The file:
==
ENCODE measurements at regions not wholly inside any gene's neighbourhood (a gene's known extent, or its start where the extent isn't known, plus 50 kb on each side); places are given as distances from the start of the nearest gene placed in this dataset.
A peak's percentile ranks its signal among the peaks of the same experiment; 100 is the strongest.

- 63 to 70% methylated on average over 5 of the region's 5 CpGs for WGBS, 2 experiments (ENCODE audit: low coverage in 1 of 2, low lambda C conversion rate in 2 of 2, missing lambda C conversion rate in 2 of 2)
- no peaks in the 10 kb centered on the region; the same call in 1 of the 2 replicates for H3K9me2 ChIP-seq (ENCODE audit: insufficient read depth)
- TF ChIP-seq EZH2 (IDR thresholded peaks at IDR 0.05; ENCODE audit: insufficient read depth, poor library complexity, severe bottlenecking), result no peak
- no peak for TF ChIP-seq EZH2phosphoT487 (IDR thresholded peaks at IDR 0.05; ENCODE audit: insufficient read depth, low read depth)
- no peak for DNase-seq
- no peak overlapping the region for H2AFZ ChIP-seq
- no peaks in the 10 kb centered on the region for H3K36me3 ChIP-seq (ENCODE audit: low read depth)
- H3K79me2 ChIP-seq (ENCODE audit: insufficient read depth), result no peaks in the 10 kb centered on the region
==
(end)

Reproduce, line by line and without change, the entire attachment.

ENCODE measurements at regions not wholly inside any gene's neighbourhood (a gene's known extent, or its start where the extent isn't known, plus 50 kb on each side); places are given as distances from the start of the nearest gene placed in this dataset.
A peak's percentile ranks its signal among the peaks of the same experiment; 100 is the strongest.

- 63 to 70% methylated on average over 5 of the region's 5 CpGs for WGBS, 2 experiments (ENCODE audit: low coverage in 1 of 2, low lambda C conversion rate in 2 of 2, missing lambda C conversion rate in 2 of 2)
- no peaks in the 10 kb centered on the region; the same call in 1 of the 2 replicates for H3K9me2 ChIP-seq (ENCODE audit: insufficient read depth)
- TF ChIP-seq EZH2 (IDR thresholded peaks at IDR 0.05; ENCODE audit: insufficient read depth, poor library complexity, severe bottlenecking), result no peak
- no peak for TF ChIP-seq EZH2phosphoT487 (IDR thresholded peaks at IDR 0.05; ENCODE audit: insufficient read depth, low read depth)
- no peak for DNase-seq
- no peak overlapping the region for H2AFZ ChIP-seq
- no peaks in the 10 kb centered on the region for H3K36me3 ChIP-seq (ENCODE audit: low read depth)
- H3K79me2 ChIP-seq (ENCODE audit: insufficient read depth), result no peaks in the 10 kb centered on the region